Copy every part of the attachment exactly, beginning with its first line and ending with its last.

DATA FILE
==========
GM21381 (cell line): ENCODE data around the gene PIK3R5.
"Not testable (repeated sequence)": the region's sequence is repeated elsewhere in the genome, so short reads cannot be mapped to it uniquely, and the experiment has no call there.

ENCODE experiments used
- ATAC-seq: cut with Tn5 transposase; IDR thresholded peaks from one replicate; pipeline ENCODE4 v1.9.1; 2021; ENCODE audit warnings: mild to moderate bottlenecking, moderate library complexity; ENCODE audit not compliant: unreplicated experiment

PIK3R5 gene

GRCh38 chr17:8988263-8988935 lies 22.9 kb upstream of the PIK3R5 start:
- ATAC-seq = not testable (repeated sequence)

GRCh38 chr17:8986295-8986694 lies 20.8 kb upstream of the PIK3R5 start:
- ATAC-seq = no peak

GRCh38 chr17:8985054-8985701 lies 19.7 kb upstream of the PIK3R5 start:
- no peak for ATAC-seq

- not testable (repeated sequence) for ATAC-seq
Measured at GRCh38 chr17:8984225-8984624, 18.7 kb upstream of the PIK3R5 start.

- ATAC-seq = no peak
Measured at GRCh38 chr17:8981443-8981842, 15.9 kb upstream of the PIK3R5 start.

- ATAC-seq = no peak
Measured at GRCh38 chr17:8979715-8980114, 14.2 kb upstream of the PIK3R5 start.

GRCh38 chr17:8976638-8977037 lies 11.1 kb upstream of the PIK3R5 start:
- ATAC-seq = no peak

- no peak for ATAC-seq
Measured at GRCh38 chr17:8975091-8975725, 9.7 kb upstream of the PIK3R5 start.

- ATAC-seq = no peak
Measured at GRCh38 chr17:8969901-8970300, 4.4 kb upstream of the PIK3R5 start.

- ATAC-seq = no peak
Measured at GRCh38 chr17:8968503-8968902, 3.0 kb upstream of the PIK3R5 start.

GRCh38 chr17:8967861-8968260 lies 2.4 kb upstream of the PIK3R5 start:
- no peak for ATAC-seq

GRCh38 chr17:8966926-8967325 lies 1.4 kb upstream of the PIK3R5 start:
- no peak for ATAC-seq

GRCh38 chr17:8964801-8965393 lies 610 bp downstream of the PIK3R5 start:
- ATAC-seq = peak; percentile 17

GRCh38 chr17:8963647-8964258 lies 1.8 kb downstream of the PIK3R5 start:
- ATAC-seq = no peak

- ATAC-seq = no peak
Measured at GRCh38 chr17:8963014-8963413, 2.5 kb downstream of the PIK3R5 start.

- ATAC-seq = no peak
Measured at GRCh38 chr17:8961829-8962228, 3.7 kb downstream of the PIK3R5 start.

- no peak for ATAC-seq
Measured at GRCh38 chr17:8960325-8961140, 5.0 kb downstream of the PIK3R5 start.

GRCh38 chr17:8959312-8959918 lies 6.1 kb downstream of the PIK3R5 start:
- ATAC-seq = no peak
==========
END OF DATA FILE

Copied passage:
GM21381 (cell line): ENCODE data around the gene PIK3R5.
"Not testable (repeated sequence)": the region's sequence is repeated elsewhere in the genome, so short reads cannot be mapped to it uniquely, and the experiment has no call there.

ENCODE experiments used
- ATAC-seq: cut with Tn5 transposase; IDR thresholded peaks from one replicate; pipeline ENCODE4 v1.9.1; 2021; ENCODE audit warnings: mild to moderate bottlenecking, moderate library complexity; ENCODE audit not compliant: unreplicated experiment

PIK3R5 gene

GRCh38 chr17:8988263-8988935 lies 22.9 kb upstream of the PIK3R5 start:
- ATAC-seq = not testable (repeated sequence)

GRCh38 chr17:8986295-8986694 lies 20.8 kb upstream of the PIK3R5 start:
- ATAC-seq = no peak

GRCh38 chr17:8985054-8985701 lies 19.7 kb upstream of the PIK3R5 start:
- no peak for ATAC-seq

- not testable (repeated sequence) for ATAC-seq
Measured at GRCh38 chr17:8984225-8984624, 18.7 kb upstream of the PIK3R5 start.

- ATAC-seq = no peak
Measured at GRCh38 chr17:8981443-8981842, 15.9 kb upstream of the PIK3R5 start.

- ATAC-seq = no peak
Measured at GRCh38 chr17:8979715-8980114, 14.2 kb upstream of the PIK3R5 start.

GRCh38 chr17:8976638-8977037 lies 11.1 kb upstream of the PIK3R5 start:
- ATAC-seq = no peak

- no peak for ATAC-seq
Measured at GRCh38 chr17:8975091-8975725, 9.7 kb upstream of the PIK3R5 start.

- ATAC-seq = no peak
Measured at GRCh38 chr17:8969901-8970300, 4.4 kb upstream of the PIK3R5 start.

- ATAC-seq = no peak
Measured at GRCh38 chr17:8968503-8968902, 3.0 kb upstream of the PIK3R5 start.

GRCh38 chr17:8967861-8968260 lies 2.4 kb upstream of the PIK3R5 start:
- no peak for ATAC-seq

GRCh38 chr17:8966926-8967325 lies 1.4 kb upstream of the PIK3R5 start:
- no peak for ATAC-seq

GRCh38 chr17:8964801-8965393 lies 610 bp downstream of the PIK3R5 start:
- ATAC-seq = peak; percentile 17

GRCh38 chr17:8963647-8964258 lies 1.8 kb downstream of the PIK3R5 start:
- ATAC-seq = no peak

- ATAC-seq = no peak
Measured at GRCh38 chr17:8963014-8963413, 2.5 kb downstream of the PIK3R5 start.

- ATAC-seq = no peak
Measured at GRCh38 chr17:8961829-8962228, 3.7 kb downstream of the PIK3R5 start.

- no peak for ATAC-seq
Measured at GRCh38 chr17:8960325-8961140, 5.0 kb downstream of the PIK3R5 start.

GRCh38 chr17:8959312-8959918 lies 6.1 kb downstream of the PIK3R5 start:
- ATAC-seq = no peak